On the F-35, everything is integrated internally; as a result, all sustainment costs accrue to the aircraft.

Thus, it is misleading to compare the support costs of an F-35 with those of last-generation fighters.

The cumulative effect of all these complexities is that much of what is reported in general media concerning the cost of keeping the F-35 fighter flying is incomplete or misleading.

Even the Government Accountability Office gets it wrong by using outdated data and omitting key measures of performance.

Nonetheless, it is possible to cut through all the arcana and come to a data-driven conclusion that the program is making steady progress in becoming an affordable force multiplier.

Here are a few examples.

Mean flight hours between failures are much better for all three variants of F-35 than the requirements set by the military services, and far superior to the corresponding numbers for last-generation aircraft. By this measure, the F-35 is already the most reliable tactical aircraft in the joint fleet.

Maintenance man hours per flight hour are much lower for F-35 than for last-generation aircraft. The stated requirement for the Air Force, Navy and Marine Corps is that maintenance time per flight hour should not exceed nine hours; at present, the Air Force only requires five hours and the sea services are averaging seven.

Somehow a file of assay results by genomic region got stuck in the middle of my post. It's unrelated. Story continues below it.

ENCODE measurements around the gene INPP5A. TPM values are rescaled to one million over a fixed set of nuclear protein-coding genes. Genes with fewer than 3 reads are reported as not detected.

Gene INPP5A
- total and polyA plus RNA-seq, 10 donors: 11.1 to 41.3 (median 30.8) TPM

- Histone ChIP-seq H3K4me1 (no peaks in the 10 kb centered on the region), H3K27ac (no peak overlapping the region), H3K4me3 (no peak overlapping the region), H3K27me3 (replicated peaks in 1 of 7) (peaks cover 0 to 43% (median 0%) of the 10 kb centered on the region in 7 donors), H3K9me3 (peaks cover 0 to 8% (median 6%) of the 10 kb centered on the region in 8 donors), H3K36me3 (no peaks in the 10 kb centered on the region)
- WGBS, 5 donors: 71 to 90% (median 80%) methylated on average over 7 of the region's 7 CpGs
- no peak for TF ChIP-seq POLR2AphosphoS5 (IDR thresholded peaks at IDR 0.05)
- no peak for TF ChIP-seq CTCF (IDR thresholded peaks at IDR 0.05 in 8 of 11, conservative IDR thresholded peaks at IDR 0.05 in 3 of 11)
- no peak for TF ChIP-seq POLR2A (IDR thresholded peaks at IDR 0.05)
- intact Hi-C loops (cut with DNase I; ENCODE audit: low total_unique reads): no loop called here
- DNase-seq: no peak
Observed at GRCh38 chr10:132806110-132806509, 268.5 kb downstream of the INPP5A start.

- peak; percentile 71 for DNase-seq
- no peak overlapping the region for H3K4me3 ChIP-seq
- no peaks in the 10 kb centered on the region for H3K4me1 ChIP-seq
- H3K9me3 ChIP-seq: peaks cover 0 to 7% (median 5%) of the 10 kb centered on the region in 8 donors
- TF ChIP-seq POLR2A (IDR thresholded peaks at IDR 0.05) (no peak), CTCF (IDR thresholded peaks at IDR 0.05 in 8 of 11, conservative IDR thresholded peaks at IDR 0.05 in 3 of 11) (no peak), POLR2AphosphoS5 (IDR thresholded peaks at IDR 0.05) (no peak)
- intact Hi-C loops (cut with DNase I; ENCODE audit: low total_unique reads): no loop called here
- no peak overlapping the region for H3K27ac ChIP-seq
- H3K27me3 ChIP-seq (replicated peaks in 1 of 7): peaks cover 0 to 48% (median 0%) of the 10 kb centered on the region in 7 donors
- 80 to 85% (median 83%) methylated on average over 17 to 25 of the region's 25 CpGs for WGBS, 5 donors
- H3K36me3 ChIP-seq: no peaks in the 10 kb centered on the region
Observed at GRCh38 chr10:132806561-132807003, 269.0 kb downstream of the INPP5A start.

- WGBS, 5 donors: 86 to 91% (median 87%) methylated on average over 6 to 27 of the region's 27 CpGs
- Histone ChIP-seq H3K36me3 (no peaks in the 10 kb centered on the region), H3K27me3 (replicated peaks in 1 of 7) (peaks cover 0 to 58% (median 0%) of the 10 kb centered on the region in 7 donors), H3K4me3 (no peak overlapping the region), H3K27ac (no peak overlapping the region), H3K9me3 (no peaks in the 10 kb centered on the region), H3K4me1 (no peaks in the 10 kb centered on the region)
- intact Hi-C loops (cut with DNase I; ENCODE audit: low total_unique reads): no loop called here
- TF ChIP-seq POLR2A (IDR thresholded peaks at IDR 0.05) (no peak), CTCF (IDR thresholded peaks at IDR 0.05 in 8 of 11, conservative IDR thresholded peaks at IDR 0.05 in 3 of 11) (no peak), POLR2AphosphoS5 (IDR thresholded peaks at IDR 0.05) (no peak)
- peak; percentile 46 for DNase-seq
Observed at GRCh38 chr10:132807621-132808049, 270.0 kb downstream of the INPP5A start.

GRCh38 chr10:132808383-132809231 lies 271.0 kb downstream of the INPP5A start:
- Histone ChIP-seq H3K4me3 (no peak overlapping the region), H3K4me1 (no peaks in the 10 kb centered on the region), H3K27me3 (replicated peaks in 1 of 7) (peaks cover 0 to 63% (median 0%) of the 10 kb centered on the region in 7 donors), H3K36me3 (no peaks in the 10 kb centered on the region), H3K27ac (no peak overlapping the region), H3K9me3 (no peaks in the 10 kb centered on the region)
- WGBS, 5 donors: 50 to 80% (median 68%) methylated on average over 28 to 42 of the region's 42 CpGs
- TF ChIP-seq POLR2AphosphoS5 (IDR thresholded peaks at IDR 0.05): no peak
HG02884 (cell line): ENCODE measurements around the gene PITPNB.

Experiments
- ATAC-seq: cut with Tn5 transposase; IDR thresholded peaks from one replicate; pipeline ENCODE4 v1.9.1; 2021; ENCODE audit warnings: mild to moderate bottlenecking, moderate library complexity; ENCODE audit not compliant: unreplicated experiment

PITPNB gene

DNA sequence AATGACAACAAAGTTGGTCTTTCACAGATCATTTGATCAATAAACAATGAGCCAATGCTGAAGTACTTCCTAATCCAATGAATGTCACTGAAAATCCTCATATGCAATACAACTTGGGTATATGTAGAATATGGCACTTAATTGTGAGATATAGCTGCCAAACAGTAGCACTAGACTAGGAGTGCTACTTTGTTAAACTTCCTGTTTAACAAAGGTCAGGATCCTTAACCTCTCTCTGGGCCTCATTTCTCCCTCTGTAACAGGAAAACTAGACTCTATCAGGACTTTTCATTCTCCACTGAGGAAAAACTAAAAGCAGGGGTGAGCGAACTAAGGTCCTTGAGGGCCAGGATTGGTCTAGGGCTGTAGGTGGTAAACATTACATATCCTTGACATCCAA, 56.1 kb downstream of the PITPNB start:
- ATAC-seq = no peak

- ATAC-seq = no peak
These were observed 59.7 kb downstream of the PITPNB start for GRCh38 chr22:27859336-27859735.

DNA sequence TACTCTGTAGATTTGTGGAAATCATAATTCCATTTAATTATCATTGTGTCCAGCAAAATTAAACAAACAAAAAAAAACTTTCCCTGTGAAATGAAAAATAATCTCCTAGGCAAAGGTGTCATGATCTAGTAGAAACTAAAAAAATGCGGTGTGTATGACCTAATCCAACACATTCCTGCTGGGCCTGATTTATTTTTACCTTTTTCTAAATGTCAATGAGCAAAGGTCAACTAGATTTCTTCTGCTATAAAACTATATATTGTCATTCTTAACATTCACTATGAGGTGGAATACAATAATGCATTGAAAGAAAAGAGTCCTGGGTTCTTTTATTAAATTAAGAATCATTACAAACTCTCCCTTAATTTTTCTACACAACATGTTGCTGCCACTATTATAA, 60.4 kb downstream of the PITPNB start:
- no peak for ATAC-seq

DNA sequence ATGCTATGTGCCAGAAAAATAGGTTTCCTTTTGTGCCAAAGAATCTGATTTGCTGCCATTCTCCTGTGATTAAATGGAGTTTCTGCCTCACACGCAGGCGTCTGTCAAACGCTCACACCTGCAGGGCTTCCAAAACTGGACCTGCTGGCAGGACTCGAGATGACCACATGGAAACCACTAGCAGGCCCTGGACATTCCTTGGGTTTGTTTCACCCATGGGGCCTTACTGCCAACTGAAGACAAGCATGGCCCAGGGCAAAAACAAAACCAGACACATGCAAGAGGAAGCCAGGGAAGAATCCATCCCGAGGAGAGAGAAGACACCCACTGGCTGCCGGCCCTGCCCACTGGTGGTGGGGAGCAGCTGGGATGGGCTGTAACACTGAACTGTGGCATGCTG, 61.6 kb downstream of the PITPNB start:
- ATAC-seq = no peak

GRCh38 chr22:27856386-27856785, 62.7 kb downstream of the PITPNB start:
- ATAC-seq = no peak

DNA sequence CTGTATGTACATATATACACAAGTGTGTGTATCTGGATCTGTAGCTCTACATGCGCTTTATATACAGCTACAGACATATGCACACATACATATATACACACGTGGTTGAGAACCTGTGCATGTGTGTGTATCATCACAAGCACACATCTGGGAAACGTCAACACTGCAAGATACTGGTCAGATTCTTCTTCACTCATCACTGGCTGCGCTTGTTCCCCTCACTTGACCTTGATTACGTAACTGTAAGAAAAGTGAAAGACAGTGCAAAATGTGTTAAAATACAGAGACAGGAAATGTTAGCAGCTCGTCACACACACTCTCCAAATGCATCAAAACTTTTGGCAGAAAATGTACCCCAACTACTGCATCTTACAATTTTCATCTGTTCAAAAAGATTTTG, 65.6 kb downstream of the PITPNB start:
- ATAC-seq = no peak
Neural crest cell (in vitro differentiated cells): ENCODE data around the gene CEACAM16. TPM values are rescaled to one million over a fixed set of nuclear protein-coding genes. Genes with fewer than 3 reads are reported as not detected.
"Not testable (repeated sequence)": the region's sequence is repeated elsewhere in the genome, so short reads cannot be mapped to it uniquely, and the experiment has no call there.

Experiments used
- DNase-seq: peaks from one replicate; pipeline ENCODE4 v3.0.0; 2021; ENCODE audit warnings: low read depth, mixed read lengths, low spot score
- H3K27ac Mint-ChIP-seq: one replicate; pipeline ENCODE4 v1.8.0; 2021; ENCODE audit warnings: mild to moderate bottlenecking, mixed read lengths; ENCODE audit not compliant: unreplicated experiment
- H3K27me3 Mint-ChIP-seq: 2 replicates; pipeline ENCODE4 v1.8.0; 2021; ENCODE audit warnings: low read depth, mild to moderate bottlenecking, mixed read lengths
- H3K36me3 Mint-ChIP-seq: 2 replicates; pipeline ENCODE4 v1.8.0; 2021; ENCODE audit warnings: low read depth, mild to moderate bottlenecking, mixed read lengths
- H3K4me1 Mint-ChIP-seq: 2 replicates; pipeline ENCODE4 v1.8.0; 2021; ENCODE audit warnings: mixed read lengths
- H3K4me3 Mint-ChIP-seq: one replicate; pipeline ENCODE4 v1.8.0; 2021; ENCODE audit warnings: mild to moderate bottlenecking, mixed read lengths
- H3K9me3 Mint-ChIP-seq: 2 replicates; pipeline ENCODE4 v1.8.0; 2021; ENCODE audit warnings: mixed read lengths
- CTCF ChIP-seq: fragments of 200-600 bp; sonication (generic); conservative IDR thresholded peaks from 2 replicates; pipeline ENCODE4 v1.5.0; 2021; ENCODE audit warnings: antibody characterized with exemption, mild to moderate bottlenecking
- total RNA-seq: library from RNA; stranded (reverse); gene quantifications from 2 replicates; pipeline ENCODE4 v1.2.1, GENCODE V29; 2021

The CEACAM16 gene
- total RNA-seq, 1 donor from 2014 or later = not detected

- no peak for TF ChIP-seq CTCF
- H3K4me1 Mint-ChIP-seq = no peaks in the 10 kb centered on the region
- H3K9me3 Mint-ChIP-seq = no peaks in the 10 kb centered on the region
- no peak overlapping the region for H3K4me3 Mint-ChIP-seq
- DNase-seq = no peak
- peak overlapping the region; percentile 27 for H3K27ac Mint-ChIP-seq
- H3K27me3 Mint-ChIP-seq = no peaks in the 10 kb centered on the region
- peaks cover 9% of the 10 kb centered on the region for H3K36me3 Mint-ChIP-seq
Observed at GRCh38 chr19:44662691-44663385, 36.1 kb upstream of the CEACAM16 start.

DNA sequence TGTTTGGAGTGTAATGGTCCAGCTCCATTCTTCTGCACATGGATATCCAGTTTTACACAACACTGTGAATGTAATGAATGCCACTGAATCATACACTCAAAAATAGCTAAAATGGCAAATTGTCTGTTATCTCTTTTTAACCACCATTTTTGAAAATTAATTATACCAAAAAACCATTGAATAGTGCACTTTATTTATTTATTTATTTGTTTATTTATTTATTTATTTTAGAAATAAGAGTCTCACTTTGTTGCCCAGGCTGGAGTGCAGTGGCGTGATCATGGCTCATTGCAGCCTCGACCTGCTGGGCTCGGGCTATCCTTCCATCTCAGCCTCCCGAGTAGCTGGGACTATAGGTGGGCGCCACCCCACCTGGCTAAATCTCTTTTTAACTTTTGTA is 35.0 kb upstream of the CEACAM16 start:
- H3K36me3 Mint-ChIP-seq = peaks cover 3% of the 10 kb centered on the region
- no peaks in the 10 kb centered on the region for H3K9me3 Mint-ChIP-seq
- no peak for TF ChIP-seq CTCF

Break rate, the percentage of sorties (flights) that end with an aircraft no longer mission capable, is lower for the F-35A than for any other tactical aircraft in the Air Force fleet. For instance, on average 6% of F-35As will return from missions with an issue requiring repair; the corresponding numbers for the F-16 is 10% and the F-15 14%.

Single-shift fix rate, which tracks whether maintainers can return a fighter to service within eight hours, is another metric where F-35A has consistently outperformed other tactical aircraft. Over 70% of F-35As requiring repairs can be fixed during one maintenance shift; the corresponding percentages for other Air Force fighters fall in the 45-55% range.

There are some measures of sustainability where the results are less striking, mainly due to differences in the designs of old and new aircraft.

For example, F-35 contains more composite material than last-generation aircraft, and it is less time-consuming to drive rivets into metal than to cure composites.

But Lockheed has made steady progress in reducing cure times, and the end result is a far more resilient aircraft when the repairs are completed than the aluminum and steel airframes of the past.

The bottom line is that the F-35 program is well on its way to solving sustainment challenges, just as in the past it overcame challenges to meeting performance and price objectives.

The F-35 is already greatly out-performing legacy aircraft in lethality, survivability and versatility.

Based on its track record to date, there is every reason to assume it will soon out-perform legacy aircraft in all major measures of sustainability—including cost.